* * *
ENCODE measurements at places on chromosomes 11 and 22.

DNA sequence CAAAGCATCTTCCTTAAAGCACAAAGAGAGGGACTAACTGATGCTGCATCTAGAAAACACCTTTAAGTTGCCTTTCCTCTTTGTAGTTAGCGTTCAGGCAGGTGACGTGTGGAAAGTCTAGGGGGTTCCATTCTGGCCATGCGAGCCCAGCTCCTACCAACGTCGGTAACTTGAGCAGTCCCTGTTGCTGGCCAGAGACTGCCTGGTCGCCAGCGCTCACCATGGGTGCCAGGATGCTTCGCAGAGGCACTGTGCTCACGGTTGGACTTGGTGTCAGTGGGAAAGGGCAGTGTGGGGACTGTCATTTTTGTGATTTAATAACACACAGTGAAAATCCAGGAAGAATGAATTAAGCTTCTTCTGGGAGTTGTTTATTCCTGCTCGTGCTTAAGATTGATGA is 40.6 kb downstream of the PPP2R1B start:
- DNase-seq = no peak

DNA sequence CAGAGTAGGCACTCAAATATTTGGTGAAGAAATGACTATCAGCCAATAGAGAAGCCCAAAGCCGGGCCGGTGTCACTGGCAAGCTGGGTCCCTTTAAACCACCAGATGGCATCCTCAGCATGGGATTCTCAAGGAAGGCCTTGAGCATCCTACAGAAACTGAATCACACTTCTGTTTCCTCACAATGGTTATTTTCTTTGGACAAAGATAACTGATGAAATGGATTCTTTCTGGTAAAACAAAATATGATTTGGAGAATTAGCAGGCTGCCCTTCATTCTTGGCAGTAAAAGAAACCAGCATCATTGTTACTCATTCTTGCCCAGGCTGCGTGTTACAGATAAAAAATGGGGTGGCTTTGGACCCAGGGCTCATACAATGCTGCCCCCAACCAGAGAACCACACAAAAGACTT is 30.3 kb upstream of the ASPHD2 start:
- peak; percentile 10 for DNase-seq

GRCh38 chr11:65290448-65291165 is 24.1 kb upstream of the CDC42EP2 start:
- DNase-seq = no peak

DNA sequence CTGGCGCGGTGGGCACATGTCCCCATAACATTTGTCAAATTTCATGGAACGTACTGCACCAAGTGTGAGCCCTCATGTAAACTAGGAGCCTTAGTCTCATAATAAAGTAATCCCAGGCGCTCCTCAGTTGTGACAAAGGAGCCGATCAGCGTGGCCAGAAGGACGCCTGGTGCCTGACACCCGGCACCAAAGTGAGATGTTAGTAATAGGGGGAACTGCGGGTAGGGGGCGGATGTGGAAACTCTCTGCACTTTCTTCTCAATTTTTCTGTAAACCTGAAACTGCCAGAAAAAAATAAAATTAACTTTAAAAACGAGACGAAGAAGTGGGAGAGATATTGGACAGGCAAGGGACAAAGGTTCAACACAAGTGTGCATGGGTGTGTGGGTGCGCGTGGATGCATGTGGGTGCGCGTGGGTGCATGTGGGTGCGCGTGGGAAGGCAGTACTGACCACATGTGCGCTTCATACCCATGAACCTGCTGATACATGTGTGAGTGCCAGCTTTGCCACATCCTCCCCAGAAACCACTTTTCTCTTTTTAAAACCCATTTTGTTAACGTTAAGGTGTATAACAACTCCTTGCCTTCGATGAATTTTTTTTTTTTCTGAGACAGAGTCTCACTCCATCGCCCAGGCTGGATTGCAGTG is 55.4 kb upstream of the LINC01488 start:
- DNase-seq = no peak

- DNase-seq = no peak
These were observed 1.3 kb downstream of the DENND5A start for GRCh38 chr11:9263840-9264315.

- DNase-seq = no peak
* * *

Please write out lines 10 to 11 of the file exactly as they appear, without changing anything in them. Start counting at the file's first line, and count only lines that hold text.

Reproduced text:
- DNase-seq = no peak
These were observed 1.3 kb downstream of the DENND5A start for GRCh38 chr11:9263840-9264315.